iStock(LAFAYETTE, La.) — Shortly before she took off on a flight that would end in her death, 30-year-old Carley McCord texted her husband, “I love you.”
Her husband, Steven Ensminger Jr., didn’t receive the message until it was too late to respond.
“It’s the first thing I think about when I wake up and the last thing I think about when I finally fall asleep,” Ensminger told ABC News. “Every once in a while throughout the day, I find myself grabbing my phone and sending a text to her phone replying, ‘I love you too.’ Now I don’t know if that’s crazy of me or not, but I’m praying she gets my message. And I wish there was a way she could let me know she has.”
Ensminger said his aunt delivered the earth-shattering message him.
“My aunt Betty called and she told me I need to sit down right now and listen carefully,” he said. “And that’s when my world fell apart.”
McCord and four others were on a two-engine Piper Cheyenne aircraft headed toward the college football playoff game between LSU and Oklahoma in Atlanta on Saturday when it crashed just after takeoff in Lafayette, Louisiana.
Those killed in the crash were Ian Biggs, 51, Robert Crisp II, 59, Gretchen Vincent, 51, Michael Vincent, 15 and McCord.
McCord, who was a local sports reporter for NBC station WDSU-TV, was the daughter-in-law of LSU offensive coordinator Steve Ensminger.
The coach was told only hours before the game by LSU Tigers head coach Ed Orgeron that his daughter-in-law had died. Ensminger decided to coach that night and the Tigers beat the Sooners 63-28 in a blowout win.
While the cause of the crash has not been announced, Ensminger Jr says he’s not focused on it because nothing is going to bring his wife back.
“Either way it’s done and she can’t come back. So the how is irrelevant to me now,” he said. “I guess I just have to have faith in that God has a plan and that I will get through this and be better for it and I will honor her in whatever I do.”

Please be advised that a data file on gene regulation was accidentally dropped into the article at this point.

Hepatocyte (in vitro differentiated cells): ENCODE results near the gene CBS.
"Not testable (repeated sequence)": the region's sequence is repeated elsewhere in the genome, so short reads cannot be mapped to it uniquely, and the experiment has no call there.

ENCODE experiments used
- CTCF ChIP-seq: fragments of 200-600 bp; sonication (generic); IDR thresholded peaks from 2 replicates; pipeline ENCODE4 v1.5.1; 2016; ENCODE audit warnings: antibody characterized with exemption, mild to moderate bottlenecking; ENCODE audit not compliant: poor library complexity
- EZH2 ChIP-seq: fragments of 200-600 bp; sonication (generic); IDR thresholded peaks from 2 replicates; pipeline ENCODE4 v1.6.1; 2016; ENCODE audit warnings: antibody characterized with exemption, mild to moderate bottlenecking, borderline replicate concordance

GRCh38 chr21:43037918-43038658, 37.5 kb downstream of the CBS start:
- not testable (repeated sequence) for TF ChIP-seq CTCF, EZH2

The McCord family is still in the process of planning her funeral, the details of which will be announced Tuesday.
Due to the lack of a flight data recorder and distress call and severely burned wreckage, National Transportation Safety Board Vice Chairman Bruce Landsberg said it could take up to 12-18 months to figure out how the plane went down.
The lone survivor on the plane crash, 37-year-old Stephen Berzas remains in “critically ill” condition, officials said. He was admitted to Our Lady of Lourdes hospital with burns on over 75% of his body.
Berzas underwent a two-hour surgery Monday and faces “a long road ahead,” according to Dr. Joey Barrios, Medical Director of the Our Lady of Lourdes Burn Unit.
At this point, Berzas has been unable to provide any statements about the crash because he has a breathing tube in place. Officials said it is unknown when it will be removed so he would be able to speak.
“The outpouring of compassion and encouraging words for Wade are deeply felt by our whole family,” the Berzas family said in a statement Monday. “We are truly grateful to be held so strongly in prayer by this community … Our hearts ache for our friends and the families affected by this tragic event. Please offer us privacy in the days ahead as we give Wade our focused energy and loving support.”
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